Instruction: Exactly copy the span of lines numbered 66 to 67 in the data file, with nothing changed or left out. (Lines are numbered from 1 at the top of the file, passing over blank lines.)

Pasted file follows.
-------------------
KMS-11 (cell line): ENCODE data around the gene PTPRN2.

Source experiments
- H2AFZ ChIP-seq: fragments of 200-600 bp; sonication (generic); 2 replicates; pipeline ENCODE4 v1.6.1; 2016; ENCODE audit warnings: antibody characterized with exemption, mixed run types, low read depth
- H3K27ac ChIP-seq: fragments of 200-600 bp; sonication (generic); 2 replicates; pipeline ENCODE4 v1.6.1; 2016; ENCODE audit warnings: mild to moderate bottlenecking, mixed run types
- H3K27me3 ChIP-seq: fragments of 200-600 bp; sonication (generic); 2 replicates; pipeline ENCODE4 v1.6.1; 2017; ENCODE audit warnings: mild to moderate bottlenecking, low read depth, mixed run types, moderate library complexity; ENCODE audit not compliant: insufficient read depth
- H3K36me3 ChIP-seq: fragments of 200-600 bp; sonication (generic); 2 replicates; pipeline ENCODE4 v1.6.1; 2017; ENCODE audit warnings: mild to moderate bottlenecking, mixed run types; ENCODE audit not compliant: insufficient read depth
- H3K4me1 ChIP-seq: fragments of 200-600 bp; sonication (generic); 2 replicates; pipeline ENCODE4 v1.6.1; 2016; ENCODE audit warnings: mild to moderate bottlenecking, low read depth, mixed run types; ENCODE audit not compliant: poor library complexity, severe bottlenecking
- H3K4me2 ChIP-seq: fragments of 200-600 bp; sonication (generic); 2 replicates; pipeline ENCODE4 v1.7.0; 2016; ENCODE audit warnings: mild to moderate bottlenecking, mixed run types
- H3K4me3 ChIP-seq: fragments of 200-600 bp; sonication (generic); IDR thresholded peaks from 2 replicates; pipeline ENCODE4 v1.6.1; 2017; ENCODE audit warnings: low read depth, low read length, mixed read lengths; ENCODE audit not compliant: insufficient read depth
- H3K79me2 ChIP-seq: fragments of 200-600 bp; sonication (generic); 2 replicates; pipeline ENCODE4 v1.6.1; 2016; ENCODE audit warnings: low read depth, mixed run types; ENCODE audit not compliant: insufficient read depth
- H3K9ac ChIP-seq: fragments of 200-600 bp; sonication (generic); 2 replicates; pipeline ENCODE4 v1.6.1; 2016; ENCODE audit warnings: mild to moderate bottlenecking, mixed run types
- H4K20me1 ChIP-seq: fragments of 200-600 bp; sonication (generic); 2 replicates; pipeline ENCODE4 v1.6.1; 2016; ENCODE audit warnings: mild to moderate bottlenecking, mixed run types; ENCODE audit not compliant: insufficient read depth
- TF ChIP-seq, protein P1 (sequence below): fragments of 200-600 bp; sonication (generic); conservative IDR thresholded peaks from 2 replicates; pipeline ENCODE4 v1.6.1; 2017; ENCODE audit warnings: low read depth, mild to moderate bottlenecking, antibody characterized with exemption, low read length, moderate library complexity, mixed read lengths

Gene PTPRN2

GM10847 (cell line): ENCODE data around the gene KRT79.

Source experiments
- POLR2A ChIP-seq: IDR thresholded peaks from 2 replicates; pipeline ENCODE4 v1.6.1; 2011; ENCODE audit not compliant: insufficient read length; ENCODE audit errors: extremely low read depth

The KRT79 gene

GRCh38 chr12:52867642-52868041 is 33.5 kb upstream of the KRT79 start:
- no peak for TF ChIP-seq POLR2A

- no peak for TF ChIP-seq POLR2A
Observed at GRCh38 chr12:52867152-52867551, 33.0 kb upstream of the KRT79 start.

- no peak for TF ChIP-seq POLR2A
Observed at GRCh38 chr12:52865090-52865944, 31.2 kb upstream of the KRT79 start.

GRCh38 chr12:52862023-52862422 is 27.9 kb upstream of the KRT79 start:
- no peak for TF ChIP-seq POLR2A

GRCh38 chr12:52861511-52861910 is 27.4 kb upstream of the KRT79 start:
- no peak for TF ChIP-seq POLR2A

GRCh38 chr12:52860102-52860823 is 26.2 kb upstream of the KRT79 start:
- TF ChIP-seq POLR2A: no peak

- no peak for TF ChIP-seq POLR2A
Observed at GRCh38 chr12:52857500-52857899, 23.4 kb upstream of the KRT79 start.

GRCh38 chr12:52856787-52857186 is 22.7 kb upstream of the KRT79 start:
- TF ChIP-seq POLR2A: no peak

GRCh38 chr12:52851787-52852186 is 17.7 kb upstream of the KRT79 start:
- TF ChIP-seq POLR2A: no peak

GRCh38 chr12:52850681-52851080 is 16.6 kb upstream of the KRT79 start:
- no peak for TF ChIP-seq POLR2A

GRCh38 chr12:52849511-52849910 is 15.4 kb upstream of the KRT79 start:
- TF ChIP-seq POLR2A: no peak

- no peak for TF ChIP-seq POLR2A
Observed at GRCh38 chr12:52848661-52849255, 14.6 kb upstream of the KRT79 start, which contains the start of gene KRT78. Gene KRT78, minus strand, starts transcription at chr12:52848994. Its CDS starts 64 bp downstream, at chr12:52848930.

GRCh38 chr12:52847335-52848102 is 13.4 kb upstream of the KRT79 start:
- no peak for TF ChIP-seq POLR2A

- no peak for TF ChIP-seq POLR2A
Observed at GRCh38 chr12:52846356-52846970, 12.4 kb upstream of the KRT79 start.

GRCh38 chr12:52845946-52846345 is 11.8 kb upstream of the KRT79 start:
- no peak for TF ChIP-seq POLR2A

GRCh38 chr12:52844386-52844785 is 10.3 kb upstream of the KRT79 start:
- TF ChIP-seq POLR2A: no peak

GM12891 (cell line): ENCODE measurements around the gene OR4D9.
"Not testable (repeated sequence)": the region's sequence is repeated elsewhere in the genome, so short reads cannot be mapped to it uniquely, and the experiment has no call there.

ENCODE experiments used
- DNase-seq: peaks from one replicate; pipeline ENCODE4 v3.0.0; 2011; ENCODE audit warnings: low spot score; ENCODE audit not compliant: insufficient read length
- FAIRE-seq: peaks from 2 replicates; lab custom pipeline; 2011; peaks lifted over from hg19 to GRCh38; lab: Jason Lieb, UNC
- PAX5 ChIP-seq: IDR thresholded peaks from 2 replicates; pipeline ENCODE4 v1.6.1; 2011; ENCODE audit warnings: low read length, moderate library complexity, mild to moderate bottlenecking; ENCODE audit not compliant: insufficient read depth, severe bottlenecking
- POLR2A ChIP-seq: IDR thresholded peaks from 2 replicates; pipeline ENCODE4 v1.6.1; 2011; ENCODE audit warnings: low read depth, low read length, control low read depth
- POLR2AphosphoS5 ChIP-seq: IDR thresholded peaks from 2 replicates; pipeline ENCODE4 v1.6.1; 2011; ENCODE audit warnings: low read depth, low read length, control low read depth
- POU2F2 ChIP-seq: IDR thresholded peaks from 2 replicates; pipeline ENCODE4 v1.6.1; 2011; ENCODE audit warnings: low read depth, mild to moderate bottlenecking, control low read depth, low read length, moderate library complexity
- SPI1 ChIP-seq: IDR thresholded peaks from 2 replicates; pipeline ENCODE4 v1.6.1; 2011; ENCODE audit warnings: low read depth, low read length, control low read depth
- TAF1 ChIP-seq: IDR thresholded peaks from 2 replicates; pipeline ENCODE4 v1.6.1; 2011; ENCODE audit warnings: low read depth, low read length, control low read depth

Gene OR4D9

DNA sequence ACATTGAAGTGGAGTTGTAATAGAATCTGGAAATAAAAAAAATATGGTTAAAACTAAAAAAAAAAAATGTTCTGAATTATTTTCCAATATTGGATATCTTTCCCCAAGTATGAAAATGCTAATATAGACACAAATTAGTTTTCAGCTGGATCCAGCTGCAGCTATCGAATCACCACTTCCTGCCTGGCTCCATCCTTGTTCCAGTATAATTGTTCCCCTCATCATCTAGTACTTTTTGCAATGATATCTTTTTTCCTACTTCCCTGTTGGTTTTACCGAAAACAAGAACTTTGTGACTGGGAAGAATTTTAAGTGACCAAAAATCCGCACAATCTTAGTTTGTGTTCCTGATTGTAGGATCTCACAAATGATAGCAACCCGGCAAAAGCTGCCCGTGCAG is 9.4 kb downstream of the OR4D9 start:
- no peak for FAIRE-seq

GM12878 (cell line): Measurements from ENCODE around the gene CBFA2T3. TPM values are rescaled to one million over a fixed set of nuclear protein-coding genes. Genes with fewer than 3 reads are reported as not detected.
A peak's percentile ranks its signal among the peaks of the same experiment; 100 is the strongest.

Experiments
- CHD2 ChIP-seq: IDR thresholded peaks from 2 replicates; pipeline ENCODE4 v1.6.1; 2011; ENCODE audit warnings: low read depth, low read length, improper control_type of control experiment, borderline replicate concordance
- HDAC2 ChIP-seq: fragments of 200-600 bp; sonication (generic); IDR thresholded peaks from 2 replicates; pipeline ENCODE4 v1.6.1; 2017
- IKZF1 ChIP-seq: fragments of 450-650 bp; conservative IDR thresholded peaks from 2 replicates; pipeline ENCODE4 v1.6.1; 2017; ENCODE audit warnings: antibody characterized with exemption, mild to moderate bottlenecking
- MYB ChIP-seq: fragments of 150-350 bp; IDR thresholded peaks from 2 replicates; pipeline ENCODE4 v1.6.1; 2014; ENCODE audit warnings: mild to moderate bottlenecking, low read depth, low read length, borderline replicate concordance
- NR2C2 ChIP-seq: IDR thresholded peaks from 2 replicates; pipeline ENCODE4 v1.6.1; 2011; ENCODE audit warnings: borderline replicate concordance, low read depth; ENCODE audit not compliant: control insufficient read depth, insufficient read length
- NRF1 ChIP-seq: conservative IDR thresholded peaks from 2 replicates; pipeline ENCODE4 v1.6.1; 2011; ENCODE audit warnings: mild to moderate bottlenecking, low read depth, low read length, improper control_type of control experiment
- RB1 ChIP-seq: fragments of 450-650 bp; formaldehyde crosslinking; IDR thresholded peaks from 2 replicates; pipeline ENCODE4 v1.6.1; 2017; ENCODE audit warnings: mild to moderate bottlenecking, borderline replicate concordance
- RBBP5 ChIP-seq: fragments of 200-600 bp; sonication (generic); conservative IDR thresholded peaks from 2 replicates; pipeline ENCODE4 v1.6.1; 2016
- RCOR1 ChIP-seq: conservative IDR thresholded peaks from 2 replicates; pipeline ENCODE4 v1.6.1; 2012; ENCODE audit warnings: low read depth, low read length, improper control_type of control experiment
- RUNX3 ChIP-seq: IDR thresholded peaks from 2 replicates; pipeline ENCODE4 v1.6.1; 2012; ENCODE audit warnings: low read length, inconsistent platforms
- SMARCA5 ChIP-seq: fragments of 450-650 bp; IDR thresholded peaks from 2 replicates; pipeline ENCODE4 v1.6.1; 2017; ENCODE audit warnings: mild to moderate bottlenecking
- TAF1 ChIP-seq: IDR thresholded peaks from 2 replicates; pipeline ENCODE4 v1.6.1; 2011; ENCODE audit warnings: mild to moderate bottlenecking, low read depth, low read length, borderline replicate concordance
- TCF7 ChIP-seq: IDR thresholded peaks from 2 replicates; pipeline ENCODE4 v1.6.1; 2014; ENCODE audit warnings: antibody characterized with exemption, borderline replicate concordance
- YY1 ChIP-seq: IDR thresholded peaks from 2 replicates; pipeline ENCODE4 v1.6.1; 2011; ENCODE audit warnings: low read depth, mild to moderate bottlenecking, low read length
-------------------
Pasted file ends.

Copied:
A peak's percentile ranks its signal among the peaks of the same experiment; 100 is the strongest.

Experiments